Dreamers, Doubters, Survivors
Sometimes I want to write a book about my life, about my childhood experiences. I think I would call the book Survive, or Survivor, something like that. I don’t know. The thought lingers in my head.
--Erica Patterson, 18
The noise is deafening, ricocheting off the concrete walls, reverberating, clanging, extinguishing any hope of learning. It sounds like a prison.
It is not a prison. It is a high school, and last Wednesday, a very select group of young men and women left this place for the outside world.
They call this “walking the aisle.”
For most American teenagers, it is a predictable and utterly ordinary June ritual. But for Erica and 224 other seniors at William Penn High School, the simple act of receiving a diploma is, in the words of their head guidance counselor, “almost like a miracle, when you think of all they’ve gone through.”
What they have gone through is life itself, but not life as mainstream America knows it. They are veterans, this Class of ’96, of a hard and twisted ghetto that has sucked many of their former classmates out of school and into a tangle of street hustling and premature parenthood, a constant struggle against what class valedictorian Devon Cain calls “not enough money and too many guns.”
Four Septembers ago, 858 kids entered the ninth grade at William Penn. Last week, Erica and her fellow graduates were all that remained; the rest had dropped out, moved away, had babies or succumbed to the five-year plan.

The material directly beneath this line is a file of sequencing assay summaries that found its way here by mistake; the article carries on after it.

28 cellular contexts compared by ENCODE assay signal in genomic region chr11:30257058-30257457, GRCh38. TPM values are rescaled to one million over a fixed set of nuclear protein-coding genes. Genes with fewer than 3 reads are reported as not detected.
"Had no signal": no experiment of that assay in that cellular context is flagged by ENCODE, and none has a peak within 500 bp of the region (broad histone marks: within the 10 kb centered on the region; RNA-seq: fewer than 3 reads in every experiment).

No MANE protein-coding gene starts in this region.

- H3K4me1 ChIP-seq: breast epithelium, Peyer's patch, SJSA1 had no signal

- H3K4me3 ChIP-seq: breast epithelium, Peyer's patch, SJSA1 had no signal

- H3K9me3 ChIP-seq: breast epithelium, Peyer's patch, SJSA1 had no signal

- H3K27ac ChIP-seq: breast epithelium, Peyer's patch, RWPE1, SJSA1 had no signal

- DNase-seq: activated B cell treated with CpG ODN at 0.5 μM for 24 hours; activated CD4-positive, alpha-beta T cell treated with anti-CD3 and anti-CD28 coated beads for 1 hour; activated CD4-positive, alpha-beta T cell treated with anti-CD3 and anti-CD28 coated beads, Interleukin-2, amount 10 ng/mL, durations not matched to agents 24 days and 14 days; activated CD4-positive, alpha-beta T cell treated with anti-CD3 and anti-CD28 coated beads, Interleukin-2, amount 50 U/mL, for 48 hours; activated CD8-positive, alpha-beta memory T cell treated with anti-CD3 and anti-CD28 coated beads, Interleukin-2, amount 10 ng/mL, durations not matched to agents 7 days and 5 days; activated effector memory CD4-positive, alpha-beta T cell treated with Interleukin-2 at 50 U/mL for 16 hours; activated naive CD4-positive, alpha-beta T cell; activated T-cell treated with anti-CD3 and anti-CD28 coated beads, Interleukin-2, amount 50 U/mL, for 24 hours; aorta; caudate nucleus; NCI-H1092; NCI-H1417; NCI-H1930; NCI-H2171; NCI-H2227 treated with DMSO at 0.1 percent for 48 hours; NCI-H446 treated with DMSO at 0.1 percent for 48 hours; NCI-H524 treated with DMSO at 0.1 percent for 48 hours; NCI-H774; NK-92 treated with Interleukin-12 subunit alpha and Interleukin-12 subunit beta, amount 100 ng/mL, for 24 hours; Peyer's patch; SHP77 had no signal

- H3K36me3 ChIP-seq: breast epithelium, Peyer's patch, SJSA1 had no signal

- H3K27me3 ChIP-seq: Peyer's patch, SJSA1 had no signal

“I think about all them years I been in school,” sighs Carnel Parks, a shy, gawky 17-year-old who scribbles cartoons in his sketchbook and dreams of becoming an animator. “I never thought I was gonna get this far. I made it.”
William Penn is one of three Philadelphia high schools whose graduates are being tracked by a nonprofit education reform group as part of a six-city project that targets disadvantaged youth. The Class of ’96 provides a window into what it takes to survive growing up poor in urban America, and why even the survivors--kids as determined as Erica--often have trouble making the leap to the middle class.
In this cradle of democracy, where the Founding Fathers asserted that “all men are created equal,” the kids of William Penn are a lot less equal than most. Fully 96% come from families who live at or below the federal poverty line, and fewer than one-third live in two-parent households. Six of the city’s roughest housing projects feed into William Penn. The school is what educators term “racially isolated"--code-speak for black. The only white students are mentally disabled.
Every kid comes with a story. Erica, ranked fourth in her class, goes to sleep at night on a broken-down bed she shares with her kid brother in a two-bedroom apartment where eight people live. Some nights, her mother, a crack addict, comes home and the bed must accommodate a third. Most nights, she just doesn’t show.
Devon is the first in his family to finish high school. He practically raised his four younger siblings while his mother was strung out on dope. Two years ago, while scanning the Philadelphia Daily News, he read about a man who had been sentenced to prison for embezzlement. The man was his father.
David Poe’s mother was murdered when he was in the sixth grade. “She always wanted me to finish school,” he said. “I didn’t want to let her down.”